In Florida in 1989, Richard DeLisi began his 90-year sentence for trafficking. DeLisi’s crime was nonviolent, and Last Prisoner Project, an organization that fights for the release of victims of the war on drugs, describes the bust as “entrapment.” (More on that here.) Although the crime he was sentenced for carried a guideline of 12-17 years in prison, DeLisi was imprisoned at age 40 and is now 71, making him the United States’ current longest serving nonviolent cannabis offender.
In prison, DeLisi has a reputation for helping others. When he first arrived, he couldn’t read or write due to severe dyslexia. A childhood friend turned reading expert began sending him phonics books and other learning tools. After teaching himself to read, DeLisi began helping other prisoners who had the same problem. In a 1994 letter urging for Richard’s release, education director Andre Russel, wrote, “We gave Richard a classroom with some six or seven men who were unable to read and write. We watched closely. Within months, Richard had each student progressing in reading and writing skills. It was most impressive. And, to be sure, quite unusual for the prison setting.”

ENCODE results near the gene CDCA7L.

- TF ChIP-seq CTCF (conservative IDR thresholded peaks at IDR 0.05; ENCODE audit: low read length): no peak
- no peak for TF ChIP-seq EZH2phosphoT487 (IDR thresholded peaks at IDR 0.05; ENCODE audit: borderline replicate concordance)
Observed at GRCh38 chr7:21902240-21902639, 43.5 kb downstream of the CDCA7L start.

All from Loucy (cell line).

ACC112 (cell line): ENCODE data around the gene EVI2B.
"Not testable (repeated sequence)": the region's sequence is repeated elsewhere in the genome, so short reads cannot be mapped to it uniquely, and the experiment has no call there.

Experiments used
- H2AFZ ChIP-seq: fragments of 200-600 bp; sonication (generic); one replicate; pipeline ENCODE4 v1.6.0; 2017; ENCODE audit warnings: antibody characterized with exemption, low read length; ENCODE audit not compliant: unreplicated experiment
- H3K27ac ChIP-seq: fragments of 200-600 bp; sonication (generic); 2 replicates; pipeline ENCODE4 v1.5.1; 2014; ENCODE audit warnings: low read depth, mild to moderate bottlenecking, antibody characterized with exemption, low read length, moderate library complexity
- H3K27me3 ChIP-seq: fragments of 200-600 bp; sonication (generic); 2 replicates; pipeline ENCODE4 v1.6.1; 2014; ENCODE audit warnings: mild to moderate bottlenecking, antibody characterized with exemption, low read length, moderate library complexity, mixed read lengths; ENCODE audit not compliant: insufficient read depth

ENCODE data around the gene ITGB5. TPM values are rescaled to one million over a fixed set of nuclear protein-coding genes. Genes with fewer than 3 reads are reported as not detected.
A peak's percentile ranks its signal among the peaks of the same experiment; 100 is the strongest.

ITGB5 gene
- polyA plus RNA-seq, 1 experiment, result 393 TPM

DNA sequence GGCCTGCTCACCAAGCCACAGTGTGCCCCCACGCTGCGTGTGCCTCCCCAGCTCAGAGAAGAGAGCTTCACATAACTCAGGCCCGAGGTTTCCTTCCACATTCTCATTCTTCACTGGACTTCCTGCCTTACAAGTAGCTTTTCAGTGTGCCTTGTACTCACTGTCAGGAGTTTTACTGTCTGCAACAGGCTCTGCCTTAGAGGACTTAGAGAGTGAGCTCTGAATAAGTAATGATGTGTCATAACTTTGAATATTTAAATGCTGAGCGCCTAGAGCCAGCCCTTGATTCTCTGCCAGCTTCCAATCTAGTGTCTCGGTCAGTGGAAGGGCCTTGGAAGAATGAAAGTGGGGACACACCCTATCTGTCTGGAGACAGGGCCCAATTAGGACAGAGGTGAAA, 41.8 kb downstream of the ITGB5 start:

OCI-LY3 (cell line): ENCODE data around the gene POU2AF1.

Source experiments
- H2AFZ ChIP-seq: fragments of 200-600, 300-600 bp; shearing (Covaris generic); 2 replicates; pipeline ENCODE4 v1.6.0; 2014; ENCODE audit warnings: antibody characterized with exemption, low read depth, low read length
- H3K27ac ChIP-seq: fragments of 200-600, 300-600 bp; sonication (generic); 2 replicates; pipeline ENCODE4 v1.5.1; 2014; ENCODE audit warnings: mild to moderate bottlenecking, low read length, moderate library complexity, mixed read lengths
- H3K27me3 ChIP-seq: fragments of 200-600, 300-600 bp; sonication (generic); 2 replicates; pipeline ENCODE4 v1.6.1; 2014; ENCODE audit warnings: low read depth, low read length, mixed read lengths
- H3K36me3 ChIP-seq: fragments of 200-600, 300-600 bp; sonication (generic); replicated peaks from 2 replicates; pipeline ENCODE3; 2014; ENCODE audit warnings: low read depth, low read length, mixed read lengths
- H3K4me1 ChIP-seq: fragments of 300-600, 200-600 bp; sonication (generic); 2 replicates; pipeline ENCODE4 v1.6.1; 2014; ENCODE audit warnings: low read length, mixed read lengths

Through good behavior, DeLisi had secured a proposed release date in 2022. But friends and family worried he wouldn’t make it that long. Florida’s prison system is rife with COVID-19, and DeLisi has severe chronic conditions that make him especially susceptible. “He is an elder in poor health and he is in a prison that is experiencing a COVID-19 pandemic,” said Chiara Juster, one of the attorneys fighting to get DeLisi released.
Today prison officials at South Bay Correctional Facility announced that DeLisi will be released in December 2020. The early release date comes in part due to support from Last Prisoner Project and pro bono attorneys Chiara Juster, Elizabeth Buchanan, and Michael Minardi, who have advocated on DeLisi’s behalf to local officials and key stakeholders in Florida.
From Last Prisoner Project: “While away in prison, Richard’s son Stephen, his wife, and both of his parents passed away. Fortunately, Richard’s remaining friends and family are eager to celebrate his early release. Richard says he cannot wait to reunite with his two living children, Ashley and Rick, and to hold his five grandchildren for the first time once he is free.”
Last Prisoner Project has set up a fund to support DeLisi’s reentry.